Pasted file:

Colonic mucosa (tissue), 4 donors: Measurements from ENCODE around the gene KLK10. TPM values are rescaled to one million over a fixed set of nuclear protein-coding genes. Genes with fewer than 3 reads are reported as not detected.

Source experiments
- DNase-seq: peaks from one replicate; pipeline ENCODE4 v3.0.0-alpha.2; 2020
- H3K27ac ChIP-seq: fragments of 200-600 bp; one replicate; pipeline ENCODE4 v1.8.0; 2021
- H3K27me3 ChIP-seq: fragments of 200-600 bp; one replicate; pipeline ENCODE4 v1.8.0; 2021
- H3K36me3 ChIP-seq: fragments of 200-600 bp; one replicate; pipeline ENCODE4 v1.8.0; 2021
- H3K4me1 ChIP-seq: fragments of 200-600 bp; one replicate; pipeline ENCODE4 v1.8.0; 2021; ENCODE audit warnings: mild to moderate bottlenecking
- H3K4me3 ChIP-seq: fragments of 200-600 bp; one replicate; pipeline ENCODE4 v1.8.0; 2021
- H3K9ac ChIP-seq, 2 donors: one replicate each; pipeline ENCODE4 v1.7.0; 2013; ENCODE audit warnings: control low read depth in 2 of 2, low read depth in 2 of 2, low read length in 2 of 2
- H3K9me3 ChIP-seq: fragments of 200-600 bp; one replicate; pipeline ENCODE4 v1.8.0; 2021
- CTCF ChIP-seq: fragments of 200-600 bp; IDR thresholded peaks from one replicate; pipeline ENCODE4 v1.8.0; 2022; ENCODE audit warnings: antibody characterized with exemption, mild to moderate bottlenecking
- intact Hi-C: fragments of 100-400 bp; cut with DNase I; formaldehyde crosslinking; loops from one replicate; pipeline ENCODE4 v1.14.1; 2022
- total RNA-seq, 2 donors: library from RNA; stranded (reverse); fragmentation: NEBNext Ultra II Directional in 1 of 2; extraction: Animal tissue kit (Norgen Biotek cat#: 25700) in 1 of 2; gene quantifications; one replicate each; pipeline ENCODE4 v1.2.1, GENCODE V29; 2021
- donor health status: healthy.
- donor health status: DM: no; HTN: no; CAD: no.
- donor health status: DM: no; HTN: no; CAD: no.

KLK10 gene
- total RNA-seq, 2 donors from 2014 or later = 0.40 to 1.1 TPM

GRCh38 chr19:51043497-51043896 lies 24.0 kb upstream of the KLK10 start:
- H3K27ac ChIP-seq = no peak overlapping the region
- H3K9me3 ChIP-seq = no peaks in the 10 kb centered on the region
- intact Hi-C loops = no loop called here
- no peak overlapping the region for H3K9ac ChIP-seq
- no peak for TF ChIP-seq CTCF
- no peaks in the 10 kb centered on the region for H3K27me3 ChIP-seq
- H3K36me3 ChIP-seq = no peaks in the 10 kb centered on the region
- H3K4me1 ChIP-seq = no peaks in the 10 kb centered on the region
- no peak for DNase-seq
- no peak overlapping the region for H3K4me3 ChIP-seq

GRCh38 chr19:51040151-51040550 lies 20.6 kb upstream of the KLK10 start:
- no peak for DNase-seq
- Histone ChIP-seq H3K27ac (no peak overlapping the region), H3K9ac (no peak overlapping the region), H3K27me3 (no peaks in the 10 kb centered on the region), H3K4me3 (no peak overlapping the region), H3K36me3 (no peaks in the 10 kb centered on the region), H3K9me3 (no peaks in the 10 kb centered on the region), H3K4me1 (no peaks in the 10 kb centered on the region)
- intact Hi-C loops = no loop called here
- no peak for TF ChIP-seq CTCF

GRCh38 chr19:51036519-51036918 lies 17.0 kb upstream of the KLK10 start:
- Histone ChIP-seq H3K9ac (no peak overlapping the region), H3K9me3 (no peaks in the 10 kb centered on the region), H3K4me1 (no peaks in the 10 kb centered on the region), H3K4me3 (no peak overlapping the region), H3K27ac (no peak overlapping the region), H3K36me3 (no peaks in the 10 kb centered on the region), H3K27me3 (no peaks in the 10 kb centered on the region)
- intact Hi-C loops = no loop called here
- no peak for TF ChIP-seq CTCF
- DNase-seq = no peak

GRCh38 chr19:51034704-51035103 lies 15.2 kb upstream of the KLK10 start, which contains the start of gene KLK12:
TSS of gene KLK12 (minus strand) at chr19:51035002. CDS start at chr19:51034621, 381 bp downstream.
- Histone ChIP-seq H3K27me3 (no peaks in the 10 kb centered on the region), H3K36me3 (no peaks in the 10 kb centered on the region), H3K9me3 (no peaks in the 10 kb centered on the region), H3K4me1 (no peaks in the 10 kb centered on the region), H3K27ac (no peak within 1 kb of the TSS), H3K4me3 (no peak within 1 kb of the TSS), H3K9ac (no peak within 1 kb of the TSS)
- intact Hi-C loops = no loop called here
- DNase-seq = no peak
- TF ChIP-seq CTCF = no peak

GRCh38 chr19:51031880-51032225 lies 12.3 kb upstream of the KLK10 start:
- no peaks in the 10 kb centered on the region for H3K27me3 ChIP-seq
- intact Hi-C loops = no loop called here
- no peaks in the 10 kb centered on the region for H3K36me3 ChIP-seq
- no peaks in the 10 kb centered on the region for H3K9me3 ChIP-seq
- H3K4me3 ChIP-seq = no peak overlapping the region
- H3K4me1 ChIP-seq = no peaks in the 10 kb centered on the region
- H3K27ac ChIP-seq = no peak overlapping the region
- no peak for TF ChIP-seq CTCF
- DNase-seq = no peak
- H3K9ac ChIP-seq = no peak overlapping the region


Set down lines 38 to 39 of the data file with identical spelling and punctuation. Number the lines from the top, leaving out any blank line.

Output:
- no peak for TF ChIP-seq CTCF
- DNase-seq = no peak